Statistically, today was not a pretty showing. But we did
bounce off 1790 on the S&P, so I would be surprised if we
did not try to bounce to green tomorrow. A red opening would
probably lead to short covering.
Breadth was not good today, and new lows on the NYSE
increased to 87 -- a level we have not seen since early
October, when the S&P was 100 points lower. So if you feel
as though your stocks are going nowhere, this is the
indicator that says they probably are not keeping up with
the S&P. This is why we pay attention to negative divergences.
The day's most interesting statistics were from the
Investors Intelligence survey. There are now 57.1% bulls,
the highest reading since April 2011, when the figure was
57.3%. But before thinking, "Uh oh, 2011," recall that the
big decline that year came in August. In April, the topping
process was just beginning.
In other interesting points from the II survey, bears
slipped a smidge to 14.3%. So when you hear folks on
television say that plenty of bears are out there, be
careful. According to this survey, which has been around
since the 1960s. there are not plenty of bears around.
Further, in mid-September, when the S&P was at 1550, 40% of
folks were looking for a correction. Now, with the S&P more
than 200 points higher, just 28% of respondents are looking
for a correction. The spread between bulls and bears is now
42.8, which is quite stretched. The peak reading in April
2011 was 41.6.
The best news of the day is that we bounced off 1790 and
have come off that trend line I drew in last week on the S&P
chart. My best guess is that we will have a short-term
bounce and come down again. Resistance is still in the
Read Helene's latest column
I am not sure I trust Coca-Cola (KO:NYSE), but if the stock
gets over $40.50, expect that some momentum folks will call
it a breakout. Although it would measure to $43, I would
project $42-ish, because that old high would cause it to run
I was asked to follow up on Joy Global (JOY:NYSE), a chart I
have liked for a few months now. As long as the price stays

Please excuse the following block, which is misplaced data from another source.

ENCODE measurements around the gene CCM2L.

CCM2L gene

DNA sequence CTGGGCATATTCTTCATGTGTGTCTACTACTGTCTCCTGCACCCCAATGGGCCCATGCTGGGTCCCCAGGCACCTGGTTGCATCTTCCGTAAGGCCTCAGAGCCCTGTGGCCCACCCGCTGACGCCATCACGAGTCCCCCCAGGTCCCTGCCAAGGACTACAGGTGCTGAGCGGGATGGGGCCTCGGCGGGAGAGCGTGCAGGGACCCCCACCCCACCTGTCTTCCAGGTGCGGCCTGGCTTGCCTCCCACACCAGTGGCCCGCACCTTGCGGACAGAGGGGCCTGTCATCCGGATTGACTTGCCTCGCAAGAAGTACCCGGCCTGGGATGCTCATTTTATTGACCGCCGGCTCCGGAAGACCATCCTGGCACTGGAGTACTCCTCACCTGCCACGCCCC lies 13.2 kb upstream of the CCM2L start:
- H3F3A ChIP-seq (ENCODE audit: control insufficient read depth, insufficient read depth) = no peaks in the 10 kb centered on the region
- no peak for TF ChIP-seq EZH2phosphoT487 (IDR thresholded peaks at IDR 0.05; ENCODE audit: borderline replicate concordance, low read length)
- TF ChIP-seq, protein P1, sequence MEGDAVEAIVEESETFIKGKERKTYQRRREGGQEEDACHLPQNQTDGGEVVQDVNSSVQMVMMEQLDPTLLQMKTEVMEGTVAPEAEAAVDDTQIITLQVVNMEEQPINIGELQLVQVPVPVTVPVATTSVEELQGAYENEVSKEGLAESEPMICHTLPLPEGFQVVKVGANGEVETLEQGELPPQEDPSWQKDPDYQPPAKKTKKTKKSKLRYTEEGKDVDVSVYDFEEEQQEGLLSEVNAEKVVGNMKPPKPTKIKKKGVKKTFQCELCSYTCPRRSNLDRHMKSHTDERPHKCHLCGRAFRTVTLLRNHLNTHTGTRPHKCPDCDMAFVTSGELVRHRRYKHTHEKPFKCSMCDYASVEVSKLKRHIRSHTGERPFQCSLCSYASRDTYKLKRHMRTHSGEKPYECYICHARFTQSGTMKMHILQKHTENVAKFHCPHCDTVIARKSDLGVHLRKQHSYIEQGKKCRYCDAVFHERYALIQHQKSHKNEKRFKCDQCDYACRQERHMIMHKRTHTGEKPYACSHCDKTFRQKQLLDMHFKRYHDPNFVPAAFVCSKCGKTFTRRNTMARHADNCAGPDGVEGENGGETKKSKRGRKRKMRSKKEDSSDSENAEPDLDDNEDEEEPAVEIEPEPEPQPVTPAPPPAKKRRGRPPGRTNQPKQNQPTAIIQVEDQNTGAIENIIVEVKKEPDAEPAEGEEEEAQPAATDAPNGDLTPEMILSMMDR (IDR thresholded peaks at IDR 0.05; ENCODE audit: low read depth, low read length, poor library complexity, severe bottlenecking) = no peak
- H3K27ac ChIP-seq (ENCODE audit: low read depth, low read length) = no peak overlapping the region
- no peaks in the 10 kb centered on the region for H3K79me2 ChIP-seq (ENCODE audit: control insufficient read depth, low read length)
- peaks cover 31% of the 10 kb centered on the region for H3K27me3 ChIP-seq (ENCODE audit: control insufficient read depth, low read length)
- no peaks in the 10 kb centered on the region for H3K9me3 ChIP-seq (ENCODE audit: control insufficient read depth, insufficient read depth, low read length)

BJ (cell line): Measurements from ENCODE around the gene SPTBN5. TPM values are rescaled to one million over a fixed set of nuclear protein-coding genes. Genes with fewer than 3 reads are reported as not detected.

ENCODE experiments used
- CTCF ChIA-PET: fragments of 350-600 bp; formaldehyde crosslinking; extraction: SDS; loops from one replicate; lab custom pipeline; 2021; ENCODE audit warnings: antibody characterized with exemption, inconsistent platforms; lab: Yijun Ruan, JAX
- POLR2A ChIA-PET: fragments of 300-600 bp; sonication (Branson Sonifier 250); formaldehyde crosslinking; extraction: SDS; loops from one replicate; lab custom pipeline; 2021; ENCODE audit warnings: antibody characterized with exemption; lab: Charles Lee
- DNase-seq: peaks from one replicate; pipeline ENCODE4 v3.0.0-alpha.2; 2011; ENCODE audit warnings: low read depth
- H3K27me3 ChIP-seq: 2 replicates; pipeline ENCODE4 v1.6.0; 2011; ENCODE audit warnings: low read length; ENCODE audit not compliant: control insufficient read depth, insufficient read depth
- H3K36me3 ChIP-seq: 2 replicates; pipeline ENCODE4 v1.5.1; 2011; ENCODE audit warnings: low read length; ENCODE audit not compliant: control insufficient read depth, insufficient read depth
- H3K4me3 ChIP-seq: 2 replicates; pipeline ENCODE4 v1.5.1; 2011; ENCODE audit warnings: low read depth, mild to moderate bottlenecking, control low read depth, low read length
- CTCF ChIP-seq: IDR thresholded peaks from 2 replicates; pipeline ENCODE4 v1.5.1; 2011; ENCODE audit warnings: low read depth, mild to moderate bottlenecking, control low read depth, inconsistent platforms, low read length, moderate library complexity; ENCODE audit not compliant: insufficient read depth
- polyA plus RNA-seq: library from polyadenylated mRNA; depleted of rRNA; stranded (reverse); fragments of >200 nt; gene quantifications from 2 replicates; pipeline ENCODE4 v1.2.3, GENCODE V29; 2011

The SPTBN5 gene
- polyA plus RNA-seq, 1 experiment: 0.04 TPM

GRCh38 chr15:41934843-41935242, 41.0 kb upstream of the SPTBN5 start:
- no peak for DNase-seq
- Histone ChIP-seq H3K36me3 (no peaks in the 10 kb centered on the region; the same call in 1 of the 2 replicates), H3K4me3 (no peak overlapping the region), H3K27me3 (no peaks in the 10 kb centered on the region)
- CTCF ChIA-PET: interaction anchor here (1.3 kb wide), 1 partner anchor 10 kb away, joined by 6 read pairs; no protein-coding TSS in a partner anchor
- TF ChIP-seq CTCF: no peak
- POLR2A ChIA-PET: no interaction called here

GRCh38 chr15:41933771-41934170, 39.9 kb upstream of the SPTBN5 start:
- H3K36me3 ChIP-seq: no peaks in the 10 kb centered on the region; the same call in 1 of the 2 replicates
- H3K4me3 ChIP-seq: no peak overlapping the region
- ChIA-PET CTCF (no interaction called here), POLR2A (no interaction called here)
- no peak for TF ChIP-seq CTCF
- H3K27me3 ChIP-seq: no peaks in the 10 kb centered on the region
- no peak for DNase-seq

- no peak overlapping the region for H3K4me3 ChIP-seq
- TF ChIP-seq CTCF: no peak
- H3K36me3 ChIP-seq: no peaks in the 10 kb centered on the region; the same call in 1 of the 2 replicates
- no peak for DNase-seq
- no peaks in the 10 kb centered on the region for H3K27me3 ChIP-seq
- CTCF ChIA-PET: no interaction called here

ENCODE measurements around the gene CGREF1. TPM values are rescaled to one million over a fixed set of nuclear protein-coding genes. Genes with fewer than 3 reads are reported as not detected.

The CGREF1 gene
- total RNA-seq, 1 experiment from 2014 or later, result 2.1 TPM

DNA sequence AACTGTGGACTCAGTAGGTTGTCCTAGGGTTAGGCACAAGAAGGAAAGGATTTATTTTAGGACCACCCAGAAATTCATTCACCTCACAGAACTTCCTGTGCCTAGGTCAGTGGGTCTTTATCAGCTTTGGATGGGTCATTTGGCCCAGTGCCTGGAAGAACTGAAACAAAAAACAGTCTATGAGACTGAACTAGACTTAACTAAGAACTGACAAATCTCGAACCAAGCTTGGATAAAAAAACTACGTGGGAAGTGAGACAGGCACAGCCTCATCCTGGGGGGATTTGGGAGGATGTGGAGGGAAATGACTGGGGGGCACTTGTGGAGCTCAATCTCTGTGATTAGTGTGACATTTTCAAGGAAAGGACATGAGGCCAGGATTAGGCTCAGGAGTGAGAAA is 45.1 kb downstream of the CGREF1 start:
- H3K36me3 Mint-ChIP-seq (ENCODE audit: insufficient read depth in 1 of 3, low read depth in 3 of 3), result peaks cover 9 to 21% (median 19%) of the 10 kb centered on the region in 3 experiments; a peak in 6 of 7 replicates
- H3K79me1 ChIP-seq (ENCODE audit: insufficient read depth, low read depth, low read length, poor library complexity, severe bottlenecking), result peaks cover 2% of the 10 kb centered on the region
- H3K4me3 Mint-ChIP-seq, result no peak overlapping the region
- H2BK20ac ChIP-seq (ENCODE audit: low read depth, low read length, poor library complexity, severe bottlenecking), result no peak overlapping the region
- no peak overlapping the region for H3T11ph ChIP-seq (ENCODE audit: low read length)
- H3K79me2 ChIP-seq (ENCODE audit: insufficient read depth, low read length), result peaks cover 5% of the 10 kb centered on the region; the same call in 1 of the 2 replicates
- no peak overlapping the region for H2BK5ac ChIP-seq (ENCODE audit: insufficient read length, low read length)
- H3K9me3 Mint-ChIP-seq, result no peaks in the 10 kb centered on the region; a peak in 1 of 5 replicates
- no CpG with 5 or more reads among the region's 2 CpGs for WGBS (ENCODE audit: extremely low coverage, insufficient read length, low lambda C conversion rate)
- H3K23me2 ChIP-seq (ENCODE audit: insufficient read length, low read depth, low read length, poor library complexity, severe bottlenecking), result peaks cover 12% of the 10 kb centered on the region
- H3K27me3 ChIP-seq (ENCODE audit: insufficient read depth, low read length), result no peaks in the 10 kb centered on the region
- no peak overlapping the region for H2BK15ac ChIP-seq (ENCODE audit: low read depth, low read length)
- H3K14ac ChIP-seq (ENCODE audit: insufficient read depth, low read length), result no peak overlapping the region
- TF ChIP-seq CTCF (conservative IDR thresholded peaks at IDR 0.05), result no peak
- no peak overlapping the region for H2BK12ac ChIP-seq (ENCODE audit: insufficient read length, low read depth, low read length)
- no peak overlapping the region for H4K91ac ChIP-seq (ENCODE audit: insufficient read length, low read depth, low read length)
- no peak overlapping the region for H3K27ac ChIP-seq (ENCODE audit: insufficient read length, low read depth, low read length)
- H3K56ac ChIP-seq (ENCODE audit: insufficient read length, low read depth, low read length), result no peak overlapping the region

over $54, I still think that the chart is bottoming. The
target remains in that $59-$60 range, although the stock did
get up around $59 twice already.
The McClellan Summation Index is still pointing down.
Helene welcomes your questions about Top Stocks
and her charting strategy and techniques. Please send an
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please remember that TheStreet.com Top Stocks is not
intended to provide personalized investment advice.
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I was asked to follow up on Ctrip (CTRP:Nasdaq), a chart we
looked at a few weeks ago when the stock was around $50. At
that time, I thought it was a sale/short on a rally. Little
did I know that in this market we could see a stock fall 10
bucks in a straight line. Shocking!
There is still the possibility of an unfulfilled target on
the downside just under $40 (and a gap fill). But the first
target was met when the stock got to $45-ish. My inclination
now is that you should take no position, but if it crosses
that downtrend line, you would want to buy the move back
down. So if CTRP rallies over the line to $50 (resistance),
buy the pullback to test the downtrend line. If it does not
cross over the line, then the downtrend remains intact.
I do not know what to do with the chart of BlackBerry
(BBRY:Nasdaq). It should come down and tag that line around
$6, but do you really want to buy this? There are other
charts to speculate on; this one does not seem to be worth
I do not much like the chart of ExOne (XONE:Nasdaq) because
it seems to be in the middle of nowhere. If it rallied to
$60-$61, I would suggest selling; and if it broke $50, being
concerned. At $55, it is just stuck in no man's land.
Since we got into the rarefied air above 1780, the last two weeks have been a total chop fest.
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